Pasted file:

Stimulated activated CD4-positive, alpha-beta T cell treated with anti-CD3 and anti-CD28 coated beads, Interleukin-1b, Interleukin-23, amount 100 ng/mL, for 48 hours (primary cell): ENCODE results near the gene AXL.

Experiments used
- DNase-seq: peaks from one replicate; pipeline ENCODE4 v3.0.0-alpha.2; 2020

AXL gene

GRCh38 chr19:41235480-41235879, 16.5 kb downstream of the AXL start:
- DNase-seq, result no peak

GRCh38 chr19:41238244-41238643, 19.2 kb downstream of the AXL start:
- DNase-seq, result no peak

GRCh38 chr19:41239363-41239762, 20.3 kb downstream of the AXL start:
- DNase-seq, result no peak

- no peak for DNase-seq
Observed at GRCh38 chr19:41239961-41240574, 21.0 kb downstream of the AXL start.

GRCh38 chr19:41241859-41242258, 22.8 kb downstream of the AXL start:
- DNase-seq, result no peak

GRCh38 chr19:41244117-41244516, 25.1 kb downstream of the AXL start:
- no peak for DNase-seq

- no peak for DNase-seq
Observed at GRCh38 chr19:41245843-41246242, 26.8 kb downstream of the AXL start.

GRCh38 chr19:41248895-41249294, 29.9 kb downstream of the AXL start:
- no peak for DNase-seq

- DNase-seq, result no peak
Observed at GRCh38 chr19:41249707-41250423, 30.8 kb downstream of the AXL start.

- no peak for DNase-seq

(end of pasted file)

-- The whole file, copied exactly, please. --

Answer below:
Stimulated activated CD4-positive, alpha-beta T cell treated with anti-CD3 and anti-CD28 coated beads, Interleukin-1b, Interleukin-23, amount 100 ng/mL, for 48 hours (primary cell): ENCODE results near the gene AXL.

Experiments used
- DNase-seq: peaks from one replicate; pipeline ENCODE4 v3.0.0-alpha.2; 2020

AXL gene

GRCh38 chr19:41235480-41235879, 16.5 kb downstream of the AXL start:
- DNase-seq, result no peak

GRCh38 chr19:41238244-41238643, 19.2 kb downstream of the AXL start:
- DNase-seq, result no peak

GRCh38 chr19:41239363-41239762, 20.3 kb downstream of the AXL start:
- DNase-seq, result no peak

- no peak for DNase-seq
Observed at GRCh38 chr19:41239961-41240574, 21.0 kb downstream of the AXL start.

GRCh38 chr19:41241859-41242258, 22.8 kb downstream of the AXL start:
- DNase-seq, result no peak

GRCh38 chr19:41244117-41244516, 25.1 kb downstream of the AXL start:
- no peak for DNase-seq

- no peak for DNase-seq
Observed at GRCh38 chr19:41245843-41246242, 26.8 kb downstream of the AXL start.

GRCh38 chr19:41248895-41249294, 29.9 kb downstream of the AXL start:
- no peak for DNase-seq

- DNase-seq, result no peak
Observed at GRCh38 chr19:41249707-41250423, 30.8 kb downstream of the AXL start.

- no peak for DNase-seq